I studied Zoology at Sheffield and, after working as a research assistant and postman, took up a PhD on sexual conflict in fruit flies at University College London. I was fascinated by the idea that reproduction involves differences of interest between partners, and that these conflicts can drive rapid evolutionary change, and even help instigate the formation of new species. After a post-doc I moved to Oxford in 2008 where I’m currently a research fellow. Much of recent work focuses on what male fruit flies transfer to females at mating. In addition to sperm cells, males provide a cocktail of seminal fluid proteins which are essential for fertility, and dramatically remodel female behaviour and physiology after mating. In particular, we’re interested in how ageing and nutrition influence what males give to females and how female respond.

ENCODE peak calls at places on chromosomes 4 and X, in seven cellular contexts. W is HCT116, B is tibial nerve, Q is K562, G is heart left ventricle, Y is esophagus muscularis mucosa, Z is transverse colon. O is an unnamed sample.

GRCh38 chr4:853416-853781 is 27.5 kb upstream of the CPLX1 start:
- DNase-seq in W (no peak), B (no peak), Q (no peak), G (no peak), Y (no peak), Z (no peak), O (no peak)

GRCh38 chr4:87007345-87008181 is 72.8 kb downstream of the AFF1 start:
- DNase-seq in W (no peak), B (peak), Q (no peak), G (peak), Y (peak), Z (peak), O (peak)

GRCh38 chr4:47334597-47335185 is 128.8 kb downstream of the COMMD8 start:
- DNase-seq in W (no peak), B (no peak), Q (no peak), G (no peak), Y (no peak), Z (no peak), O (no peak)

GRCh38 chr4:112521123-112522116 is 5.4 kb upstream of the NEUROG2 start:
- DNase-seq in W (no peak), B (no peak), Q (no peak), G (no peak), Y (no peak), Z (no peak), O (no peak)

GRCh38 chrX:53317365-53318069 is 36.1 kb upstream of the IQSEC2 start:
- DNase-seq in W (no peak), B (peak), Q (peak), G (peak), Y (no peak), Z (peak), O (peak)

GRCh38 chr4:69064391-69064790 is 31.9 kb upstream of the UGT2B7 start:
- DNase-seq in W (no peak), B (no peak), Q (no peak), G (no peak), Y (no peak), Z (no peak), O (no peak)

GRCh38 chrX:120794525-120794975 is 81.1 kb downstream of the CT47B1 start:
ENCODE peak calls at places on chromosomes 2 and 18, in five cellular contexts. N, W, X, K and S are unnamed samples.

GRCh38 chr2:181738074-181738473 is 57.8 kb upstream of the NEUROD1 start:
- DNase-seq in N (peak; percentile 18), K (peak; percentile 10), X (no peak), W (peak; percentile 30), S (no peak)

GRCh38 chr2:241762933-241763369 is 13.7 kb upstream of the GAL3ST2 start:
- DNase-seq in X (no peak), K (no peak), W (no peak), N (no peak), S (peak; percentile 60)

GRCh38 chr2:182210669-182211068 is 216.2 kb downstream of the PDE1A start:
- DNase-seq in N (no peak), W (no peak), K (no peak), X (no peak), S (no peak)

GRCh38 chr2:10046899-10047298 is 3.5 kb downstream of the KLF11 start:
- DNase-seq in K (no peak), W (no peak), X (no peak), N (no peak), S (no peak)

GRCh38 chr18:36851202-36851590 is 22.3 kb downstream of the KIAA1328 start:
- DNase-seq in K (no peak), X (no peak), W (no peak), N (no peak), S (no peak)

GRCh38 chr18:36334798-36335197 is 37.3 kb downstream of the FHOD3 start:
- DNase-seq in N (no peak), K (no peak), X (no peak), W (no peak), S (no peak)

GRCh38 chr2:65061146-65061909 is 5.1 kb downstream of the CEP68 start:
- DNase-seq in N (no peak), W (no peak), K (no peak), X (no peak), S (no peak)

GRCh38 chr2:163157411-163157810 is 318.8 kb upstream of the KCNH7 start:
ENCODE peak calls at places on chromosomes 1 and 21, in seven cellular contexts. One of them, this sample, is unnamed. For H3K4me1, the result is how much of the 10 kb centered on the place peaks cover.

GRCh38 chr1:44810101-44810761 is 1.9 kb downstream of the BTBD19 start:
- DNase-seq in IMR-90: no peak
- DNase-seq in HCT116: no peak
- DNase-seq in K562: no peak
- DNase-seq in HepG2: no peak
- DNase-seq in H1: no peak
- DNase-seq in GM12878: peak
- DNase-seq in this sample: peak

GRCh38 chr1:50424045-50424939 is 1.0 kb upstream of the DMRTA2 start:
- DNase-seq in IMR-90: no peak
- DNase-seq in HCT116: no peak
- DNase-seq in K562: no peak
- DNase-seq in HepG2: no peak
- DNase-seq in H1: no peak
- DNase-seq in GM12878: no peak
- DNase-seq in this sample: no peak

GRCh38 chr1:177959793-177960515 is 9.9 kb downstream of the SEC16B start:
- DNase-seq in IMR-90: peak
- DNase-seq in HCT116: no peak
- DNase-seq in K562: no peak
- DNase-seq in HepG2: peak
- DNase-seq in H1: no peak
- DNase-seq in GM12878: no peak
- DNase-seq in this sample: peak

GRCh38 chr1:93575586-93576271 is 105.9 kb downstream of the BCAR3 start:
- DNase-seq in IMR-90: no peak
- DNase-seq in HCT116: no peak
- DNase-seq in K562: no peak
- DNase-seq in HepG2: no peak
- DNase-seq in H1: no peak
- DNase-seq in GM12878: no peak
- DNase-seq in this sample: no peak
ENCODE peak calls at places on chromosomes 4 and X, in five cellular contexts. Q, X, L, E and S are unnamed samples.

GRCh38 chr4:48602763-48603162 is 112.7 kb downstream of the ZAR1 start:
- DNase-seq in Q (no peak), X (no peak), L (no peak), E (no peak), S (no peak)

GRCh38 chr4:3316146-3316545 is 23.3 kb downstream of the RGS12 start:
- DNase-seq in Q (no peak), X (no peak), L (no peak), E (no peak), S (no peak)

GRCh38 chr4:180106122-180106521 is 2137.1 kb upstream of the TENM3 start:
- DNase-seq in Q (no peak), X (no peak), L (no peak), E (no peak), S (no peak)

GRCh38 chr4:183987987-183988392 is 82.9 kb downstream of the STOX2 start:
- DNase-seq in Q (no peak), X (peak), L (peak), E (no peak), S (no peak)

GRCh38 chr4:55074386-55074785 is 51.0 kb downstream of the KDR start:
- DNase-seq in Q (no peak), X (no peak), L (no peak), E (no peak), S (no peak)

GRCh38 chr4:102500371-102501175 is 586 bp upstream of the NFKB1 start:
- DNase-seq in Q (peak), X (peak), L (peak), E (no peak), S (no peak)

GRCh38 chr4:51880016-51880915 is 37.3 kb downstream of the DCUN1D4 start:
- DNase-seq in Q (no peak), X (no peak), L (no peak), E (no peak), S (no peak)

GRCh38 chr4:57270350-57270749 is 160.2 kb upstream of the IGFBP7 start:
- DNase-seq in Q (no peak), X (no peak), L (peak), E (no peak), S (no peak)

I’ve been involved with a range of science outreach projects including performing at Science Showoff gigs, live dance shows, making videos and music for art/science collaborations, and assisting my grad students with their “Dance your PhD” productions. Check out some of our stuff here: http://wigbylab.com/media
What can a power ballad teach us about the sex life of a fruit fly?
Birds do it, bees do it, even the tiniest insects do it…but the sex life of certain insects might surprise you…
For this week’s episode of the Oxford Sparks Big Question podcast series, we visited a karaoke bar with Stuart Wigby, Sally le Page and Eleanor Bath from the Department of Zoology, Oxford University, to find out what a power Ballard can teach us about the sex life of a fruit...